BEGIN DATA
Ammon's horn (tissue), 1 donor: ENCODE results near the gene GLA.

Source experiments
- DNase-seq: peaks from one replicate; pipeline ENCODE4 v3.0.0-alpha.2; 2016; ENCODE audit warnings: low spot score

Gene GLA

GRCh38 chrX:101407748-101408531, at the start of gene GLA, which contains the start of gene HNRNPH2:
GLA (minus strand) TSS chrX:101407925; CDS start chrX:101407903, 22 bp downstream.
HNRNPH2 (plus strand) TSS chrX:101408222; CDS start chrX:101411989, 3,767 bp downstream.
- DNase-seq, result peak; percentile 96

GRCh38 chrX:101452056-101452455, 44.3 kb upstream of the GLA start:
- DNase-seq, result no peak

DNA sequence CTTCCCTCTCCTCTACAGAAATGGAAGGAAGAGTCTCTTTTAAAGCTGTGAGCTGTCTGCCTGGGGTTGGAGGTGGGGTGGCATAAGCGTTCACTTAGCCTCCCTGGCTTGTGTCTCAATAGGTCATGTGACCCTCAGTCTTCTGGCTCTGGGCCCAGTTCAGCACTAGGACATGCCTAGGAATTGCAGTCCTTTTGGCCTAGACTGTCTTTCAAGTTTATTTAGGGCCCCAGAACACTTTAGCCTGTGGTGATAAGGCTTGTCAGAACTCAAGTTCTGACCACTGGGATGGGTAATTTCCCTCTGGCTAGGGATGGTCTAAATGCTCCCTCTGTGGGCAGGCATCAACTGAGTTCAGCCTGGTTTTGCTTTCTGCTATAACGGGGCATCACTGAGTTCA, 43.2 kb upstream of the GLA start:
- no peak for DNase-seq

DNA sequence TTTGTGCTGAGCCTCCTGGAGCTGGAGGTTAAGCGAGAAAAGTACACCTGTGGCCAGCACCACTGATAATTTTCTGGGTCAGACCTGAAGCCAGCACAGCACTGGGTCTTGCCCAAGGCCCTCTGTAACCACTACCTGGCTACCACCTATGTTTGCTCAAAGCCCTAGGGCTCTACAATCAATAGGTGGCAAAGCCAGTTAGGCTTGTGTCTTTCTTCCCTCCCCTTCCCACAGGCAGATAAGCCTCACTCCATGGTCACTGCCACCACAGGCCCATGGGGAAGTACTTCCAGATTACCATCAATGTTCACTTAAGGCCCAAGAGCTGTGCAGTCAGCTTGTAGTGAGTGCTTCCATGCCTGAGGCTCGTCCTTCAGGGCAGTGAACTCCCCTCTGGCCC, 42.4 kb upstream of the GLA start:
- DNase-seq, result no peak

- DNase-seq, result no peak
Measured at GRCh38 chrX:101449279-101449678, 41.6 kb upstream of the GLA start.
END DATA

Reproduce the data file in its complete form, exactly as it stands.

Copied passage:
Ammon's horn (tissue), 1 donor: ENCODE results near the gene GLA.

Source experiments
- DNase-seq: peaks from one replicate; pipeline ENCODE4 v3.0.0-alpha.2; 2016; ENCODE audit warnings: low spot score

Gene GLA

GRCh38 chrX:101407748-101408531, at the start of gene GLA, which contains the start of gene HNRNPH2:
GLA (minus strand) TSS chrX:101407925; CDS start chrX:101407903, 22 bp downstream.
HNRNPH2 (plus strand) TSS chrX:101408222; CDS start chrX:101411989, 3,767 bp downstream.
- DNase-seq, result peak; percentile 96

GRCh38 chrX:101452056-101452455, 44.3 kb upstream of the GLA start:
- DNase-seq, result no peak

DNA sequence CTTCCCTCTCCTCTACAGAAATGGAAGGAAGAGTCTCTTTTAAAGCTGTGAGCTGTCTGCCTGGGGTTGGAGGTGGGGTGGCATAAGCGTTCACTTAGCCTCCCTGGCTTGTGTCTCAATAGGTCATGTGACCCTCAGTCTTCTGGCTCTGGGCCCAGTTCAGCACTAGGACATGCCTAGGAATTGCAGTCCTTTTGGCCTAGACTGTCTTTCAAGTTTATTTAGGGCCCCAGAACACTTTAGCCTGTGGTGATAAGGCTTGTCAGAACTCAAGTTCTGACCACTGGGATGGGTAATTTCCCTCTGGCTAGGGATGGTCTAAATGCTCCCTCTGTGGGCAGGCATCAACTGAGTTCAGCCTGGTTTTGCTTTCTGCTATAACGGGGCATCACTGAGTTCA, 43.2 kb upstream of the GLA start:
- no peak for DNase-seq

DNA sequence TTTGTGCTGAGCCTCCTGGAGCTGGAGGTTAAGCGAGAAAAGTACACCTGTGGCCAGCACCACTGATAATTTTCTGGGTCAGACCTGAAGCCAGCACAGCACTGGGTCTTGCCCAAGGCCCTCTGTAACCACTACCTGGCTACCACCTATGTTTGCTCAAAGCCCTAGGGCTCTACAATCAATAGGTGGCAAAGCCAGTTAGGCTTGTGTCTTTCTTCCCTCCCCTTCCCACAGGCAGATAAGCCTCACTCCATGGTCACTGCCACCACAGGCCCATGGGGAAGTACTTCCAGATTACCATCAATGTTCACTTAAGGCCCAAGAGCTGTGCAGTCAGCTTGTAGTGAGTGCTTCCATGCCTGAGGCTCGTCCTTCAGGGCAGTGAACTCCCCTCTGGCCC, 42.4 kb upstream of the GLA start:
- DNase-seq, result no peak

- DNase-seq, result no peak
Measured at GRCh38 chrX:101449279-101449678, 41.6 kb upstream of the GLA start.